I felt pretty lucky to get him, first of all because Gremio let him go on a free transfer since he was out of contract with them (but was still on a rolling monthly contract when I signed him), and secondly because I beat out the likes of Dortmund, Inter, and Valencia for him. He said he relished the chance at playing in Europe, and likely the fact that I was paying him four times what he was earning at Gremio had a role in his coming to England.

I immediately inserted him into the starting lineup against Derby at home in our next league match on the 19th. I was hoping for a win, since Derby was near the foot of the table. He played well, but we still didn't win. Ryan Giggs scored for us, but Derby levelled the match late and we only got a point. Still, it was better than most of our previous home results. It wasn't reassuring though, since we should've really had a win.

A week later we once again faced Derby at home, but this time it was in the 4th round of the FA Cup. Ronaldinho got his first goal, and Yorke added to his team-leading tally, but Derby managed to pull out a draw and force a replay at Pride Park. We still weren't winning at home, but the gap-toothed one had seemed to already have an effect on the overall performance of the team. We were playing like we wanted to win, and I had a feeling that Ronnie was just getting started. And when he did kick it into high gear, no one was going to be able to stop us.

Like I said, it's never good to pin your future on one player, but this one was a safe bet. Finally January was over, but I had something to look forward to in the next month.

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Going into February I was pretty positive. We still weren't managing to find that breakthrough at home, but we were unbeaten in the four matches we had played since the "Mauling at Manchester" against Everton.

We opened the month on the 2nd at home against Watford, who in their first season back in the top flight weren't doing too badly for themselves. They still had a shot at a European spot if they put together a good run. But we didn't want to be part of that run. We were looking to start our own, and goals from Ronnie, Ole, and Paul gave us a much needed 3-0 victory that really boosted everyone's confidence. It was our first home league win since December 26th against the Gunners, and to say it was long overdue would be an understatement. We hadn't played that well in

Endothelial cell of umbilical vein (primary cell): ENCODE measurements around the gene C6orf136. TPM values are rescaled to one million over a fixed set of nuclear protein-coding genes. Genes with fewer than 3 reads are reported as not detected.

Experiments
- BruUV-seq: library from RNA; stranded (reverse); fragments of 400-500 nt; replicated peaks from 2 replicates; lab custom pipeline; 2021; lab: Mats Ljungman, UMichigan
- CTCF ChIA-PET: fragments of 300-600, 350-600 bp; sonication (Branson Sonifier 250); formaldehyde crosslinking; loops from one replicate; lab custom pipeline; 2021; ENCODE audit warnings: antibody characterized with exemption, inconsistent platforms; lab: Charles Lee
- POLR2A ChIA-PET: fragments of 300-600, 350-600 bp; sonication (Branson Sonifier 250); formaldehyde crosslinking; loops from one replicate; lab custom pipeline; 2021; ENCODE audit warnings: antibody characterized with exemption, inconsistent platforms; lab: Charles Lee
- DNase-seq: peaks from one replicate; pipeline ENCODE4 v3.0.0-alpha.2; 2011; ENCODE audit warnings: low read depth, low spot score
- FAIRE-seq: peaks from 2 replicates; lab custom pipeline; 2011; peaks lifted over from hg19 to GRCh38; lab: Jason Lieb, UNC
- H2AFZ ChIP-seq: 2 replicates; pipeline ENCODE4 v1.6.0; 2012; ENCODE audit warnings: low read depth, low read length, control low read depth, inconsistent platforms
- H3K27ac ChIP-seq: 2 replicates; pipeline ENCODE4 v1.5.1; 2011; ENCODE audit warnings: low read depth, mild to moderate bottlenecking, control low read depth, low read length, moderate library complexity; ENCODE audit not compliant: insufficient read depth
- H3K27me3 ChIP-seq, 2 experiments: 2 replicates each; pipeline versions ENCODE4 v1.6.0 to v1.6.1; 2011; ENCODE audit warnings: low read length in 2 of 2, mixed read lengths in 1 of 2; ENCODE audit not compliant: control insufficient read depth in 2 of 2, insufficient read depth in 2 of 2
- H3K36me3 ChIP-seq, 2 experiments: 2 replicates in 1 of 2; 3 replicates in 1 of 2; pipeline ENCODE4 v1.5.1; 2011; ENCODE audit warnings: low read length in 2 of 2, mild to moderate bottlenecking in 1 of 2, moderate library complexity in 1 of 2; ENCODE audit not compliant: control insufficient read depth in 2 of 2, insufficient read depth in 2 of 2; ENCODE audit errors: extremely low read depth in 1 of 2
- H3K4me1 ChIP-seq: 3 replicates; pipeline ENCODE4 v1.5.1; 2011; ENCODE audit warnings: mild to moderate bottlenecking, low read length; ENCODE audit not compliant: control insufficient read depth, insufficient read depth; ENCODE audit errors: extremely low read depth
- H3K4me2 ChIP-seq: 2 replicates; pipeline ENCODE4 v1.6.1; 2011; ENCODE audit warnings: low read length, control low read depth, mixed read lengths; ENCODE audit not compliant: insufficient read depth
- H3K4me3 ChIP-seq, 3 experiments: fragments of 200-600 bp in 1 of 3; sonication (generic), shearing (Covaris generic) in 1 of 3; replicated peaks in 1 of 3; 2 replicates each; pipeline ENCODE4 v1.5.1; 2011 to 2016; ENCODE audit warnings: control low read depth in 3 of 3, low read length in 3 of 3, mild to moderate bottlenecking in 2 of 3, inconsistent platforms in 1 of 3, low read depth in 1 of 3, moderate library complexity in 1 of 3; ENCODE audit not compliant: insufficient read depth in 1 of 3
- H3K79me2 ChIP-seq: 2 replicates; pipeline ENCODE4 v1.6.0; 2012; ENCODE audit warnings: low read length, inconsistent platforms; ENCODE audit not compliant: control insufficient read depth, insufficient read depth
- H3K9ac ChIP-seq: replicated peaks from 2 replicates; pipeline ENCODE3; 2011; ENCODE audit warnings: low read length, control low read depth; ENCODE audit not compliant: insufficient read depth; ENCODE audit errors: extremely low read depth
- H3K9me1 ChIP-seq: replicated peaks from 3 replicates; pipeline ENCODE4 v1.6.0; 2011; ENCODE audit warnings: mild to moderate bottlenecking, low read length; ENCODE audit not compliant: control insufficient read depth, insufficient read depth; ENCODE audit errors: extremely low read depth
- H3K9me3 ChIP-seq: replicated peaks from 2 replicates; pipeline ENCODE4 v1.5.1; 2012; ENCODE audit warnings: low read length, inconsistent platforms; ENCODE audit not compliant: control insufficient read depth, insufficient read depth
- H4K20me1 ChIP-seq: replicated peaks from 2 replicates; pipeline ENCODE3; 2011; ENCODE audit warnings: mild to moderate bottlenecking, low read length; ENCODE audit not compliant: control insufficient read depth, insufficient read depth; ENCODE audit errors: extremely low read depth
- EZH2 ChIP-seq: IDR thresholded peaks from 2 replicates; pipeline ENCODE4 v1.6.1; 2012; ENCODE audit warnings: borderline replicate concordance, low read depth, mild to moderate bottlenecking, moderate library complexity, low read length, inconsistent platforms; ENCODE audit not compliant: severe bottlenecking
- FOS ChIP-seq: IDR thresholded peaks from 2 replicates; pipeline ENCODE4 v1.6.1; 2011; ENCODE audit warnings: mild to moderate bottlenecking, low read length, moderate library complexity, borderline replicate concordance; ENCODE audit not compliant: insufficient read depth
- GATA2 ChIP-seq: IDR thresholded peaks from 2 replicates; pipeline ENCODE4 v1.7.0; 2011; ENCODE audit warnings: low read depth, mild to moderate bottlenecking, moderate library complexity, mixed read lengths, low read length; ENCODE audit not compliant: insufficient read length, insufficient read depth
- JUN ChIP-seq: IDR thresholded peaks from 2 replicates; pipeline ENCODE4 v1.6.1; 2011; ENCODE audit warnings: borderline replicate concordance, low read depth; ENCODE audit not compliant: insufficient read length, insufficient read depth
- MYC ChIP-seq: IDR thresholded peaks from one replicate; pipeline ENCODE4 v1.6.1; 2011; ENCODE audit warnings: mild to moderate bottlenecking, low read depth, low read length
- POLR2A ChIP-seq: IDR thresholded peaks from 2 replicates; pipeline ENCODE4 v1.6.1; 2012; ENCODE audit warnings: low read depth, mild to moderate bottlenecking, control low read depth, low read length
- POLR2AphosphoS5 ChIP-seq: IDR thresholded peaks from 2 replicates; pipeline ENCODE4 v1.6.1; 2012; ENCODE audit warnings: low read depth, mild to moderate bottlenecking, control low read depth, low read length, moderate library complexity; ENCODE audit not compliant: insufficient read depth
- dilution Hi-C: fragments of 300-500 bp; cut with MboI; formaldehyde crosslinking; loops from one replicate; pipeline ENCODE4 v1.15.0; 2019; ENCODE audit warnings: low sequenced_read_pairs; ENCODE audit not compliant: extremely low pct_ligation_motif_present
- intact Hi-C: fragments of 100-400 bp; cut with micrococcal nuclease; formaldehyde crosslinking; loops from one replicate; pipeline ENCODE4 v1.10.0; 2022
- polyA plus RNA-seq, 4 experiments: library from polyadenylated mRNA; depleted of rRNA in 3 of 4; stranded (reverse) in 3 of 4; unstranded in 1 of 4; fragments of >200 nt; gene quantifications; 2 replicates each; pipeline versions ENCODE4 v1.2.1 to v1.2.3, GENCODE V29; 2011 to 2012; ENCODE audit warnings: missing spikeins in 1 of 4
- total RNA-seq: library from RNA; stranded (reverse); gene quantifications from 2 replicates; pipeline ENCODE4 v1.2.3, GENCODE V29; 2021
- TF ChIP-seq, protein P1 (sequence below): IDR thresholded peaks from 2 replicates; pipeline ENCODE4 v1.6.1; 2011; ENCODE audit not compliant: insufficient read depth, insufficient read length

a while, and the boys and I were nearly hysterial afterwards.

Next up was our FA Cup 4th round replay at Pride Park against Derby. Just like the first encounter, it was a well-contested and extremely tight match. Ole scored on a penalty, and Ronnie netted a hat trick. The third goal came with just minutes remaining, and it was the winner as we came away with a much deserved 4-3 victory. Our opponents in the 5th round were going to be Newcastle at home, and we hoped we could reverse the result that had occured in October at home to them.

We didn't get much time to celebrate the win, as we were in London three days later to face West Ham. The Hammers had been one of many teams who had taken a turn at being at the head of the table, and I knew it wasn't going to be an easy match. However, the boys made it look that way. We dominated them from start to finish, and goals from Paul, Ronnie, Phil Neville, and Ole's second penalty in two matches gave us a very convincing 4-1 win.

We hoped that would carry us into our next match, a Champions League tie against Inter Milan on the 12th. But our Italian opponents were just too much for us, and we were never really in the match. Dwight Yorke scored late to make it 2-1, but we were unable to find the net again, and the result left us with three points from three matches going into the return tie against the Nerazzuri at home.

I told the boys they couldn't afford to let that loss get them down, and I said the same to myself as well, as we had to face the Magpies in our pivotal FA Cup 5th round match in just four days. The boys came out a determined bunch, and even though the squad was a bit different from last season's FA Cup titleists, we still had the same fight in us. Our Brazilian magician led the charge and scored a brace to lead us to a fine 4-1 win. Scholes and Keane provided the other two goals, and it was an all-around brilliant performance. We advanced to the quarterfinals, where we'd get yet another home tie, this time against the winner of the Leicester - Blackburn replay.